Wednesday, March 29, 2017

More Glass and a Plea

 I went back to the thrift store where I bought the depression glass for my daughter last week and to my surprise, they had more. I got her a set of 8 of these cups and saucers for 14.99.

 And this candlestick.  I'm sure there is another one in their backroom somewhere. Or maybe someone bought it.

 Another cute covered bowl. These pieces were all between 1.99 and 4.99.

 I'm thinking that this, at some point, had a lid.

 And these pretty plates were 99 cents.

Remember, I served one of the little cakes on one.


*Okay, I am hoping someone has a suggestion for getting pills into an impossible dog, Teddy. She is taking  Enrofloxacin for a bladder infection.  They make her sicker than well, a dog. The vet said they are very bitter tasting.  I have used everything I can think of....smoked salmon, every kind of cheese in existence, ground beef, ground lamb, bacon, ham, you name it.  Forget peanut butter, she hates it.  She knows the pills are in all of these things and she won't even look at them.  I can't shove it down her throat because I really like having hands. So, if anyone has some genius full proof pill ideas, I am open to suggestions.  Or even if you just have a non pill taking dog story, misery loves company.

Tuesday, March 28, 2017

A Spring Walk



 Everything is waking up in my gardens.  I should be used to this by now but each Spring I am amazed when I see everything coming up.

 Teddy comes along for a look.  My poor pup is getting old.  She can't hear or see very well anymore.  Though her hearing might just be selective because she still seems to hear the word 'treat' clearly.  She has a bladder infection and it's a real chore to get her to take the pills.  The antibiotics make her stomach sick too which makes her even more resistant to taking them. Old dogs break hearts.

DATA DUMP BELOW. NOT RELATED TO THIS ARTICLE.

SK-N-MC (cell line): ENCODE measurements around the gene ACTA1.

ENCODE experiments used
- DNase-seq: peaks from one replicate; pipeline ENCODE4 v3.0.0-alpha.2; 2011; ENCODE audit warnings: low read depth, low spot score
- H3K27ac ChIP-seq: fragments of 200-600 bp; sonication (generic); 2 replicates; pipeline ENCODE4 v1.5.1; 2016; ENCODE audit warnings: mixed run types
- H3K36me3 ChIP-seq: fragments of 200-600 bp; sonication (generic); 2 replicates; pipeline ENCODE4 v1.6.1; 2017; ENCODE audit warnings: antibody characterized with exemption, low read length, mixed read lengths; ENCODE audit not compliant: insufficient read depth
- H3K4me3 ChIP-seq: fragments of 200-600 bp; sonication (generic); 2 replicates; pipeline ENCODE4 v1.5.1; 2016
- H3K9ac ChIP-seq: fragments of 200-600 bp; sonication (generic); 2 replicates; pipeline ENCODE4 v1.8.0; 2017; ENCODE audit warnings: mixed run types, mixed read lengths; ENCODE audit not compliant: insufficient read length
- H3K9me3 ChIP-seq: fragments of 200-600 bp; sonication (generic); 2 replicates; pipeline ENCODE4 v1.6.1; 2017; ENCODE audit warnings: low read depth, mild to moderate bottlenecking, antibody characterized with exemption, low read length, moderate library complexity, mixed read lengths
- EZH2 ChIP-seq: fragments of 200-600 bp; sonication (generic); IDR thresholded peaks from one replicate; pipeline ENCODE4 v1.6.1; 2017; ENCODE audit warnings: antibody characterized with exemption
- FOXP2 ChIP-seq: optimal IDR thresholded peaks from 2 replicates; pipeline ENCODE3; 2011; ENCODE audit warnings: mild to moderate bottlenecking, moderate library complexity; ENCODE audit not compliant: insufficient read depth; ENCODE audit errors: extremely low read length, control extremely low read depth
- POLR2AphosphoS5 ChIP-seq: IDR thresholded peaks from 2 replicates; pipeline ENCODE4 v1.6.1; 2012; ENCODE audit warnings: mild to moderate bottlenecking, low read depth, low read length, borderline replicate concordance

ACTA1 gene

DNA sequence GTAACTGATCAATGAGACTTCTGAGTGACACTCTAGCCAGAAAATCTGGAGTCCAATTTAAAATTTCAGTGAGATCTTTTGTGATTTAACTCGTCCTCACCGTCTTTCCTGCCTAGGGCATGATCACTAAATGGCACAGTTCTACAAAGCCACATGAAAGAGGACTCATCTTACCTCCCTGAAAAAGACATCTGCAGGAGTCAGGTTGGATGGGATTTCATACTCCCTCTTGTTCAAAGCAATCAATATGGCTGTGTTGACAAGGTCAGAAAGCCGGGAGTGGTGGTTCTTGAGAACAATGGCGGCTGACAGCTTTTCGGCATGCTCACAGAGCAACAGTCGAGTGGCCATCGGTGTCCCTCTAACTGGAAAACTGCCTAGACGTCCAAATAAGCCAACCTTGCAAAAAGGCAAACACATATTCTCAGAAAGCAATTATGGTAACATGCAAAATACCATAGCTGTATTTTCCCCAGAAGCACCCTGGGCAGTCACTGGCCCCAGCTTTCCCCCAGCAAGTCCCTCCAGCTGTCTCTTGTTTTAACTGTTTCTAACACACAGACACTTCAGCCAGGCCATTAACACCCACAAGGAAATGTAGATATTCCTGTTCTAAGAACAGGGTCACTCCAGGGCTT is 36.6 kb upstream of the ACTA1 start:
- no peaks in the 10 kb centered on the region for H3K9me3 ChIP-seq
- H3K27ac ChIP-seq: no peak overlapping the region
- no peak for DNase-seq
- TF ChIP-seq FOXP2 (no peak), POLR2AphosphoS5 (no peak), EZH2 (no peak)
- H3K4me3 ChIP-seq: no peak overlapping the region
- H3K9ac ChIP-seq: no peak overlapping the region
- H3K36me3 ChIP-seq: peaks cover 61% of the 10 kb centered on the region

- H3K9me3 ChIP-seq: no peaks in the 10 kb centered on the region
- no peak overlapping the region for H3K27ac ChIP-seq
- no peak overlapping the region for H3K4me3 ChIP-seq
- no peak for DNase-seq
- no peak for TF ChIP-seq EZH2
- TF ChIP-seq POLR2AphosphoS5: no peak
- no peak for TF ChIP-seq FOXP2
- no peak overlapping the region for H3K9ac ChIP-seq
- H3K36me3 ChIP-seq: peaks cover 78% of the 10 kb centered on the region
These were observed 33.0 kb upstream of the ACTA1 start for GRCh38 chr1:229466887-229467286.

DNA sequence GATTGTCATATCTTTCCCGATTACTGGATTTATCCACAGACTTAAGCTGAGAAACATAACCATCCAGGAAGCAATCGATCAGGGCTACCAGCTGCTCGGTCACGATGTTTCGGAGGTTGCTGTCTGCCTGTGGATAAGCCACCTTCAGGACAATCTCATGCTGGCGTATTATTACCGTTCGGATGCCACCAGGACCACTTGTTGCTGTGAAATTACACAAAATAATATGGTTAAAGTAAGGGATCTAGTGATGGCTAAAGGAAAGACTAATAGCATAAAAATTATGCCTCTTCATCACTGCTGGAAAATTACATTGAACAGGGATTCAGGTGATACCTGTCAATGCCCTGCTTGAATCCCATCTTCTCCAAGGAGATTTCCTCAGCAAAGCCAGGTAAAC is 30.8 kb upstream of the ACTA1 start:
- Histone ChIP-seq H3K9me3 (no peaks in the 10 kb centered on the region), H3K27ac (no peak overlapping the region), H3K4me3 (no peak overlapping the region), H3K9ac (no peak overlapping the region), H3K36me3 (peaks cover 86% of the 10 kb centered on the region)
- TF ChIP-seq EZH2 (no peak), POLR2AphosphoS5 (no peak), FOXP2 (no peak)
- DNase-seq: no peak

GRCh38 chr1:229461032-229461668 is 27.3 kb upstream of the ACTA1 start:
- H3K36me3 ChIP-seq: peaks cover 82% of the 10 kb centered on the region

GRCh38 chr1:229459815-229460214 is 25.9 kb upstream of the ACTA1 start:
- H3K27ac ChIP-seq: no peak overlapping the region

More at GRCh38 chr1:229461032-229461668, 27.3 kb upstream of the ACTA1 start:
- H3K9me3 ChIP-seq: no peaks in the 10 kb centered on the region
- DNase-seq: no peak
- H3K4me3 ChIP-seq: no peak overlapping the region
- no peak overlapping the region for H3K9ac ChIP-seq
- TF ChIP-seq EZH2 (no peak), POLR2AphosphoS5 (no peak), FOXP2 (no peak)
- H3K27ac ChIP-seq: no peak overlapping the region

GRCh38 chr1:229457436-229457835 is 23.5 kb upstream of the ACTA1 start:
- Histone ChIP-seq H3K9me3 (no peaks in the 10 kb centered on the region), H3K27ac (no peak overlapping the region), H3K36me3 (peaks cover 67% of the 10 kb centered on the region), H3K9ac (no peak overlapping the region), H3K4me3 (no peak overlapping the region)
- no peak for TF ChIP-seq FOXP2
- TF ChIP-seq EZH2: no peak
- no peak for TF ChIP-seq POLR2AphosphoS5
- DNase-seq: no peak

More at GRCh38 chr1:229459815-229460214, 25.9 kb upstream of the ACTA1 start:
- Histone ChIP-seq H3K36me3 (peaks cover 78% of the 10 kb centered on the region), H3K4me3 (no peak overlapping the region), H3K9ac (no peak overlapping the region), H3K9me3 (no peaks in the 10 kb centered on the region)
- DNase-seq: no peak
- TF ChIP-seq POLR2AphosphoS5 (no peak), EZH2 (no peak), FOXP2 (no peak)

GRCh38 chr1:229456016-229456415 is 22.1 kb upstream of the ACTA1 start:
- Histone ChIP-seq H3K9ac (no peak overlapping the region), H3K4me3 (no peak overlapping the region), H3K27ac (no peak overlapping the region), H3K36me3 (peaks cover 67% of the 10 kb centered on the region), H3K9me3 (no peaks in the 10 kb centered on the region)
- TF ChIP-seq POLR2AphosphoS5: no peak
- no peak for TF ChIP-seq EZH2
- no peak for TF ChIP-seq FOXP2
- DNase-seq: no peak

If you look closely, you will see ramps!  Woohoo!!!

 Soon this area will be filled with perennials.

 More ramps.  Click for a closer look.

 Not much happening in the lower garden yet.  You can see a mirror chain front and center.

 Rhubarb.

Chives.
 My poor fish are water deprived.  We have a leak which we haven't been able to locate yet and the water is low.

 God.

The flox will be blooming soon on the steps.
The Fall flowering cherry is doing it's Spring bloom.  Allergy time!

Monday, March 27, 2017

Homemade Wind Chimes

This is my latest project....wind chimes.  I love wind chimes but good ones are really expensive.  I decided to make my own.  Hola, they are a lot of work!
I might not be in the wind chime business for long though because the glass for these is expensive.  It's pretty complicated to make your own so I don't think I will be going down that path.  I'm trying to find a less expensive glass supplier but so far, no luck.

 I've only made two of them so far but I'm really enjoying them.  It's been breezy the last few days and these things really sing.

Sunday, March 26, 2017

Little Spring Cakes

I hadn't baked a cake for a while so yesterday was the day. It's warm here and was not a good buttercream day but I soldiered on.
 I just used a basic yellow cake recipe from King Arthur Flour.  I use small springform pans and and small bowls.  Just make sure to coat them thoroughly with butter and flour before adding the batter.

Recipe:

Instructions

  1. Place a rack in the center of the oven. Preheat the oven to 350°F.